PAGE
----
Dehne Bingham (Bachelor of Business, 2000) developed a taste for cooking at a young age. Growing up in regional Victoria, he learnt to prepare his favourite family meal, a traditional roast dinner, at age 11.
‘I’ve always loved cooking, and food, and the basic generosity that comes from hospitality and serving people. My family had a roast every Saturday night. They were challenging to make, so cooking them was something I became very proud of,’ he says.
Bingham believes his passion for cooking was, partly, a product of birth order. As the second-born son in his family, he began helping his mum prepare meals while his elder brother ‘was off duck shooting, fishing and digging holes with Dad’.
Clearly, cooking was also something Bingham had a natural talent for.
‘Mum trusted my judgment around food. She’d go through things with me a couple of times, then leave me some instructions. Then I’d figure out how stuff’s cooked, what the timings are and when to put the potatoes on.’
From childhood chef to hospitality leader
Now CEO of Australian hospitality venture 100 Burgers Group, Bingham centres his love of food in Melbourne – a hospitality market he describes as ‘one of the toughest on earth’. His company owns Melbourne’s food truck empire Mr Burger; the city’s first permanent bar and food truck stop, Welcome To Thornbury; and the Nashville-inspired diner Belles Hot Chicken, among others.
For Bingham, the path to leadership was grounded in learning. His first step was studying business at La Trobe’s Bendigo campus. Going to university built his confidence and maturity, and helped him connect with a wide range of people and ideas.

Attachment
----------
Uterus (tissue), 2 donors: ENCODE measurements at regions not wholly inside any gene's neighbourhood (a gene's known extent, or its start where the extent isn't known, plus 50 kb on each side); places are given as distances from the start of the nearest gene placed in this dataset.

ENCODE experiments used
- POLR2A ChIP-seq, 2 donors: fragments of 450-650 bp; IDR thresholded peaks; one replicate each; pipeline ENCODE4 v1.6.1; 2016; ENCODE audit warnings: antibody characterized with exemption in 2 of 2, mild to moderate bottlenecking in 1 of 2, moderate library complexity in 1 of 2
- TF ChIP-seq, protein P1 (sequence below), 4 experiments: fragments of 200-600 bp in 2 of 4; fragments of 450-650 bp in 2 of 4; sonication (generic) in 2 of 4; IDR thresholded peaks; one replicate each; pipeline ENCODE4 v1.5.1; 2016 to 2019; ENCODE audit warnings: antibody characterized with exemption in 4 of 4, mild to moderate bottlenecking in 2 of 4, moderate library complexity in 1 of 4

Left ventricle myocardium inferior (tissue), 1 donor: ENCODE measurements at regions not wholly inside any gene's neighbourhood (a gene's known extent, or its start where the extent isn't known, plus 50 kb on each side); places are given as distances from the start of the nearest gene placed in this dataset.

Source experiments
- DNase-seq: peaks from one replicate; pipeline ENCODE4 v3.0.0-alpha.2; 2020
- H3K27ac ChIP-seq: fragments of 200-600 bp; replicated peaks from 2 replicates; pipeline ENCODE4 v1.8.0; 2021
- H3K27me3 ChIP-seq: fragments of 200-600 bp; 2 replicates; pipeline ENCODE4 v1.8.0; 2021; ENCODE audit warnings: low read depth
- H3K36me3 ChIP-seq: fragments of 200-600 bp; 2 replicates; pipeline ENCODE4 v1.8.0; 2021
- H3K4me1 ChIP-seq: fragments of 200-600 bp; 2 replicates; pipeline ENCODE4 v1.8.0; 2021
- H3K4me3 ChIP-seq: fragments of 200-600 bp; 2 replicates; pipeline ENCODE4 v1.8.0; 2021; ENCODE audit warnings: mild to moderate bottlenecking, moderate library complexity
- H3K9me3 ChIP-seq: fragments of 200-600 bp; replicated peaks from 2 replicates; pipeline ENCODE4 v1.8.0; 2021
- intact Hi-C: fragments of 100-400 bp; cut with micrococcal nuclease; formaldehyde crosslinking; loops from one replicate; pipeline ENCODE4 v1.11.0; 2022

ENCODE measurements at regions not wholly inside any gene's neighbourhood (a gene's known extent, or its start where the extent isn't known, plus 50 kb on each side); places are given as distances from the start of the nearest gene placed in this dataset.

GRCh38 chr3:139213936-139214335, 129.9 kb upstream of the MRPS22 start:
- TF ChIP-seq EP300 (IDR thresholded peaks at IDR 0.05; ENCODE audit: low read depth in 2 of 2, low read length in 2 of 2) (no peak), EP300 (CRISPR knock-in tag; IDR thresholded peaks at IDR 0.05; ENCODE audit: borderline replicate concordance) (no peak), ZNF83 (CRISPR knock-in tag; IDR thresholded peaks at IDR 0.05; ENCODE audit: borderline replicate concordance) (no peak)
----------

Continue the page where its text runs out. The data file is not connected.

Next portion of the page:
‘I could study things I didn’t know existed, and figure out what I liked and didn’t like, at a time when I didn’t really know what I wanted to do in my career,’ he says.
The knowledge he gained through his degree has also informed his leadership approach today.
‘At 100 Burgers, the two most important things are brand and people. We need to have a strong brand, as well as great engagement with our people, and know how to structure their growth, whether they’re a student working part-time or a really senior CFO,’ he says.
‘Those are two areas I’ve always been passionate about. So I did a lot of marketing and human resources subjects at La Trobe. And I remember the ‘Training and Development’ subject really clearly, because that’s where I learnt how to sit down with someone and work through how to develop them effectively. It’s such a simple, but important, skill.’
After university, Bingham says the next greatest lesson he learned was to understand and overcome his perfectionist streak.
‘I can still see myself as an 11-year-old, stressed and trying to deliver the perfect roast: “Are the beans overcooked? Are they perfect?”’ he laughs. ‘I’ve always pushed myself to do things to a high standard. So, the biggest thing I’ve had to develop is my own comfort with making mistakes.’